Why we did a series on Chinese hip-hop

Dec 24, 2019

Hip-hop and street culture are influencing a whole generation of young Chinese people. Why not talk about it?

The Chinese of today are into raves, mixtapes, and baggy jeans.

Hip-hop and street culture are influencing the youth of China today. They grew up listening to Jay-Z, Eminem, and 50 Cent on smuggled cassette tapes and now, streaming websites.

When I was growing up in Hong Kong, I remember listening to Numb/Encore by Jay-Z and Linkin Park when I was 12. I didn’t know what hip-hop was then, but I was hooked.

They grew up more familiar with Jay-Z than Jet Li.

A lot of kids in China grew up like me, more familiar with Jay-Z than Jet Li, more familiar with hip-hop than traditional Chinese music. Their sense of style came from hypebeasts abroad.

So when I joined Goldthread, I wanted to do a series that explored China’s hip-hop and underground culture.

I decided to call it “East Coast” because after leaving Hong Kong, I spent my high school and college years on the East Coast of the United States, mainly in New York.

But having spent half my life in Asia, I realized that in a way, I had been living in the “East Coast” all my life. Plus, with the history of East Coast versus West Coast hip-hop, I liked the sound of the name.

The first episode is about Bohan Phoenix, a Chinese-American artist who raps in Chinese and English.

His music speaks to that feeling of not fitting in here and not fitting in there.

I started with him because I felt like a lot of people, especially immigrants and children of immigrants, could relate to his bicultural experience. His music speaks to that feeling of not fitting in here and not fitting in there.

Bohan Phoenix at a concert in Hong Kong in November 2018.
Bohan Phoenix at a concert in Hong Kong in November 2018. / Photo: Hanley Chu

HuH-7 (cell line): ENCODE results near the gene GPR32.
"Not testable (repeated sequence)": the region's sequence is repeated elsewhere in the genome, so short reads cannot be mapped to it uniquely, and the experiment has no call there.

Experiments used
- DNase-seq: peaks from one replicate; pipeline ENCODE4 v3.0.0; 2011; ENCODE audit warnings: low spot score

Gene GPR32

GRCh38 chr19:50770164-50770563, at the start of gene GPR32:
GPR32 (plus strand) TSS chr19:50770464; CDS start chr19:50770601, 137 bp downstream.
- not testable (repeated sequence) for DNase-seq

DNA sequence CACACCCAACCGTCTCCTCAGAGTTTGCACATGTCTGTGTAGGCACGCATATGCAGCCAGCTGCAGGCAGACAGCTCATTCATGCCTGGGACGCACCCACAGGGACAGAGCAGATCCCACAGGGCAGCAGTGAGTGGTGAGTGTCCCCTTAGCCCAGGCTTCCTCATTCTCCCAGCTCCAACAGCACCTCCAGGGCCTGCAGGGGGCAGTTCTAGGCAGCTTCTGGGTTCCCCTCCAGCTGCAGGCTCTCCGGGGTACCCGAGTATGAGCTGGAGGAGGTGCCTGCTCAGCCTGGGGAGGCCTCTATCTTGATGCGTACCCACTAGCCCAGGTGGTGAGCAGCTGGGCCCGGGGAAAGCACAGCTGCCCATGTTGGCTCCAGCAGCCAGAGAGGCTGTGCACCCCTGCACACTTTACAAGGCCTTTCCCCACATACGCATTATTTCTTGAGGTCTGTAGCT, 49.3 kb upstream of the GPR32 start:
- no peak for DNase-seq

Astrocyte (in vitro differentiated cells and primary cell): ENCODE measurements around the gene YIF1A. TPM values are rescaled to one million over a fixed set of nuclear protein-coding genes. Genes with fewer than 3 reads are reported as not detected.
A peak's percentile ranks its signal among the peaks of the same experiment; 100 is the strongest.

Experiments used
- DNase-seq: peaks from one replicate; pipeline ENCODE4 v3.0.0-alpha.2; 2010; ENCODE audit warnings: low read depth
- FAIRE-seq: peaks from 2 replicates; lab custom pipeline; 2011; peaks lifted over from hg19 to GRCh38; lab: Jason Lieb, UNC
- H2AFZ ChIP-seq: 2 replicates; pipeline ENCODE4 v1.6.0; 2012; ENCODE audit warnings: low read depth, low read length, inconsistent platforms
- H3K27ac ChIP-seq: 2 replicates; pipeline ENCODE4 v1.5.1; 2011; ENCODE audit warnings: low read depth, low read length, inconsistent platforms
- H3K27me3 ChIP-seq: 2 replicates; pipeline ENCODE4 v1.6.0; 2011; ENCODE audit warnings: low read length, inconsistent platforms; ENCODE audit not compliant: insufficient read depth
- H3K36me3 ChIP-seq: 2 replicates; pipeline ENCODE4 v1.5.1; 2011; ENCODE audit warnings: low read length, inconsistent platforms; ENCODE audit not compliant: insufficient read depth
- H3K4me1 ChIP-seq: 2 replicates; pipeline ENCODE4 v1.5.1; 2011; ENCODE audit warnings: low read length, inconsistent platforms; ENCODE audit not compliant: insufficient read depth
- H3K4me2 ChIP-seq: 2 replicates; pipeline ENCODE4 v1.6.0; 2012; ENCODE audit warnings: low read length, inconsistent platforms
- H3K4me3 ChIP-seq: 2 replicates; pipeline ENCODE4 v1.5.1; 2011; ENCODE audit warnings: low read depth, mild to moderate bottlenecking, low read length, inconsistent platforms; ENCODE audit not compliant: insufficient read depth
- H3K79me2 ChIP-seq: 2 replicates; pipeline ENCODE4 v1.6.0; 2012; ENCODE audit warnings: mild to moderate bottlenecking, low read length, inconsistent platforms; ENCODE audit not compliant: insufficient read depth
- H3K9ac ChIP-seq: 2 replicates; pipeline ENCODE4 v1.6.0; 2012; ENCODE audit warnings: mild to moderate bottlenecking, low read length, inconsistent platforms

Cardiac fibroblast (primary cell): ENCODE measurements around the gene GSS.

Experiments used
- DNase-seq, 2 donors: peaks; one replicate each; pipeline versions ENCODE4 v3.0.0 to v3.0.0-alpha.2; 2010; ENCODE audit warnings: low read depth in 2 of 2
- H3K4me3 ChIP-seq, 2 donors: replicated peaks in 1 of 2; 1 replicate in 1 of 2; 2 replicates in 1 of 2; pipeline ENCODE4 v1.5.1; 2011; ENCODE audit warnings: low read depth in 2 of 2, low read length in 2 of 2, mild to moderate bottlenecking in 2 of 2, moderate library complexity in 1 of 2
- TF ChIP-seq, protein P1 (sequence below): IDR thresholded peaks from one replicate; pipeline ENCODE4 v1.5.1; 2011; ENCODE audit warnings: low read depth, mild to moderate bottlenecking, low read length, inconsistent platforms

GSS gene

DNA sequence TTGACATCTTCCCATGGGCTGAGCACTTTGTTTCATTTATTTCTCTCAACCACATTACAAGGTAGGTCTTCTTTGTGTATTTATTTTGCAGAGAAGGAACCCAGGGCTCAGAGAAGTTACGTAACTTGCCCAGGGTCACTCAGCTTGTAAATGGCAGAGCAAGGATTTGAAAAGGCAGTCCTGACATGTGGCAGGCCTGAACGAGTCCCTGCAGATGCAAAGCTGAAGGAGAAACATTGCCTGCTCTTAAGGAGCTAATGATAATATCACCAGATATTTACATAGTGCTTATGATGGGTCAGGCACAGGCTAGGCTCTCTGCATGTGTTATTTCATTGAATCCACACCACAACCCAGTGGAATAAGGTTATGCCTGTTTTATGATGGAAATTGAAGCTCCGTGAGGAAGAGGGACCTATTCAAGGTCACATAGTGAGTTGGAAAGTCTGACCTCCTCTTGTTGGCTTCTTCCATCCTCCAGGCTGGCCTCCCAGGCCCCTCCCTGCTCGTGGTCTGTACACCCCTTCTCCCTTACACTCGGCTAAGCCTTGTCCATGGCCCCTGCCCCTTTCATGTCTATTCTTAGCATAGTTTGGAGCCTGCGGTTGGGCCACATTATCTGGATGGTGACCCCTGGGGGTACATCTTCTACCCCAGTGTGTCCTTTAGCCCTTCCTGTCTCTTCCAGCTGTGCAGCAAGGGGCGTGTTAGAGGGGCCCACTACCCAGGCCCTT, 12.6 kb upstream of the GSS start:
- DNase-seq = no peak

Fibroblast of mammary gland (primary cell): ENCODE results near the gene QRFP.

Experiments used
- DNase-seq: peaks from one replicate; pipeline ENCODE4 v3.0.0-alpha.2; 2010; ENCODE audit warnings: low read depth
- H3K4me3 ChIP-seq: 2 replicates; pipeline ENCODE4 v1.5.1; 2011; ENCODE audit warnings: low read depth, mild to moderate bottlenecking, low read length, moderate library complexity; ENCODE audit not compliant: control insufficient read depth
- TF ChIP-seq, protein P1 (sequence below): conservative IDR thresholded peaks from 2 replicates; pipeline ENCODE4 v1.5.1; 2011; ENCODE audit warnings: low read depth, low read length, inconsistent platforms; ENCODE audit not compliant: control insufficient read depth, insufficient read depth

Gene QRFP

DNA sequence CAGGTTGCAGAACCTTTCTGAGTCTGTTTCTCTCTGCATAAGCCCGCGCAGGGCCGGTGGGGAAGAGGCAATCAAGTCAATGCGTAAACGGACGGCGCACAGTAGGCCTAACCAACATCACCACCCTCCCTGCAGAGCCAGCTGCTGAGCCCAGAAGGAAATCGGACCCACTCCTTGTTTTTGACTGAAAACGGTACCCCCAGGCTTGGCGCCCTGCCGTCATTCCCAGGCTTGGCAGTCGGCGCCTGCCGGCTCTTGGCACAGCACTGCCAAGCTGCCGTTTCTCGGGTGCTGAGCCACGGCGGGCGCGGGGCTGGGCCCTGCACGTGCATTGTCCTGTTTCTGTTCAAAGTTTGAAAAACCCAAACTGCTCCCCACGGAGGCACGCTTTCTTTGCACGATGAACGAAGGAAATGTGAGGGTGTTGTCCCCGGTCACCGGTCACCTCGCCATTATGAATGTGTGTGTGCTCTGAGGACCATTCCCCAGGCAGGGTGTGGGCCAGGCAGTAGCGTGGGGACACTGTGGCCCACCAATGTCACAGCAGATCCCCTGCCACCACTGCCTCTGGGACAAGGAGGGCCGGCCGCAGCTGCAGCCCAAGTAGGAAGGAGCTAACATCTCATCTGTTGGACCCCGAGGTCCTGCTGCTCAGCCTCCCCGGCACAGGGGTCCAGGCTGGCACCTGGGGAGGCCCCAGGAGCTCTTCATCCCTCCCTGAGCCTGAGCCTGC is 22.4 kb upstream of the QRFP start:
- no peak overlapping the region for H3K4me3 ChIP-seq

As you continue watching the series, you get deeper into the local Chinese hip-hop scene.

The second episode is about a DJ collective called Yeti Out. They throw underground parties in Hong Kong, Shanghai, and London, and bring Asian artists to Europe.

The third is about a music video director named James Mao, who works for 88rising, the American record label signing big Asian artists like the Higher Brothers and Rich Brian.

The whole series is like a journey.

I wanted to start with these figures because they mainly work on bridging the gap between East and West. As you get deeper into the series, you really start getting into the local scene.

You’re introduced to artists like Dough-Boy, a rising star in Hong Kong’s rap scene; 22K, one of the earliest promoters of Chinese hip-hop; and DJ Wordy, one of the first turntablists in China, until you reach the homegrown hero, Jony J, who only raps in Chinese.

Jony J at a concert in Tianjin, China, in July.
Jony J at a concert in Tianjin, China, in July. / Photo: Hanley Chu

The whole series is like a journey. My hope is that it can gradually build up viewers’ interest in Chinese hip-hop and help them really understand hip-hop’s reach around the world. It’s affecting so many young Chinese people, so why not talk about it? I want to break the stereotype that Chinese culture is just the traditional stuff.

If you want to get into East Coast, start here.

Hip hop in ChinaStreet cultureMusicYear in Review 2019

Credit

Producer: Hanley Chu

Mastering: Victor Peña